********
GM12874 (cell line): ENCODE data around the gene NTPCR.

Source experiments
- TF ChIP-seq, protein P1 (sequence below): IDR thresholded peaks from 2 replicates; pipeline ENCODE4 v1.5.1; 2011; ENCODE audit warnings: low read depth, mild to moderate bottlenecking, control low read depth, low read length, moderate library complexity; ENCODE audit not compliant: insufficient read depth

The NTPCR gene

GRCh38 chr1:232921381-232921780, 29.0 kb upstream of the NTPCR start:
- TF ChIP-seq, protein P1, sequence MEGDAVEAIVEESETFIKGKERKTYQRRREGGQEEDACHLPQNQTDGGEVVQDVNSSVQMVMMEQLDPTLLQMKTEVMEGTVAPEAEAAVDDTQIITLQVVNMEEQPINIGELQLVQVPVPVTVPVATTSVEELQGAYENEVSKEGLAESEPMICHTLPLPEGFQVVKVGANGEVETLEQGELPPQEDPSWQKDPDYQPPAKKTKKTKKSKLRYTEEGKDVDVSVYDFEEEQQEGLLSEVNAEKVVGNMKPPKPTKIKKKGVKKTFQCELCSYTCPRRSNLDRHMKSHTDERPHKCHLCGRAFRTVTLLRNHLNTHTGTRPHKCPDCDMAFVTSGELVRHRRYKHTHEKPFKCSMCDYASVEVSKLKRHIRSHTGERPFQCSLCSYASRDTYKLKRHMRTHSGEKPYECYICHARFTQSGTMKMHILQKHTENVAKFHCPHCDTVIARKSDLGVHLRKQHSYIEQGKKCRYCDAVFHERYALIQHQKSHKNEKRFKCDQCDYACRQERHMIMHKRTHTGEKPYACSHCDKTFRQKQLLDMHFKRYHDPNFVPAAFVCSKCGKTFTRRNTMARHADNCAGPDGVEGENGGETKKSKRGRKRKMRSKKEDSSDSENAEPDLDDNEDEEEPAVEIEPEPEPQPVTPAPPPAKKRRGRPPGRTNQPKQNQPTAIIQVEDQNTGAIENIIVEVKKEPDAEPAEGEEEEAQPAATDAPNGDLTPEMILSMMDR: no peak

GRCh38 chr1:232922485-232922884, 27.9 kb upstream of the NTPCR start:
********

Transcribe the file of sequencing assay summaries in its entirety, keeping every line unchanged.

GM12874 (cell line): ENCODE data around the gene NTPCR.

Source experiments
- TF ChIP-seq, protein P1 (sequence below): IDR thresholded peaks from 2 replicates; pipeline ENCODE4 v1.5.1; 2011; ENCODE audit warnings: low read depth, mild to moderate bottlenecking, control low read depth, low read length, moderate library complexity; ENCODE audit not compliant: insufficient read depth

The NTPCR gene

GRCh38 chr1:232921381-232921780, 29.0 kb upstream of the NTPCR start:
- TF ChIP-seq, protein P1, sequence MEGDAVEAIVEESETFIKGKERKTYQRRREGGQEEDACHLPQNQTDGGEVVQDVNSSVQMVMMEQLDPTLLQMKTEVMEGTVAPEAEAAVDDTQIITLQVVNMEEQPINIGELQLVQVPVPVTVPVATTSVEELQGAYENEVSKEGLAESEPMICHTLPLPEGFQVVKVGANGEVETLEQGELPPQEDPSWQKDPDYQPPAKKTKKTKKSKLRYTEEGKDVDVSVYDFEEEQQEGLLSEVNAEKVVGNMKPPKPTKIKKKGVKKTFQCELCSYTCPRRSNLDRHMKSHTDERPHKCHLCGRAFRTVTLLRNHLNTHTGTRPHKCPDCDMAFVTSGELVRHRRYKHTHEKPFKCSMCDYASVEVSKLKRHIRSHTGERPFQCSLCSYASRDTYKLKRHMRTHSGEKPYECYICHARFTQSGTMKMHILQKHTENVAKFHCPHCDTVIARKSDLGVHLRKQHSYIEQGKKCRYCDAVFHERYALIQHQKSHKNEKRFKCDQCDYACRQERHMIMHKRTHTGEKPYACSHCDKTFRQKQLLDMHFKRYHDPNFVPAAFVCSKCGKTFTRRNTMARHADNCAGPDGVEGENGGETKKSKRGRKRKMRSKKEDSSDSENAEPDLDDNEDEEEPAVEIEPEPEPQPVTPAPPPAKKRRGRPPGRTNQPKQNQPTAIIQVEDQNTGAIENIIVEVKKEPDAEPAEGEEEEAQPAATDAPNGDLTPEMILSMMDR: no peak

GRCh38 chr1:232922485-232922884, 27.9 kb upstream of the NTPCR start: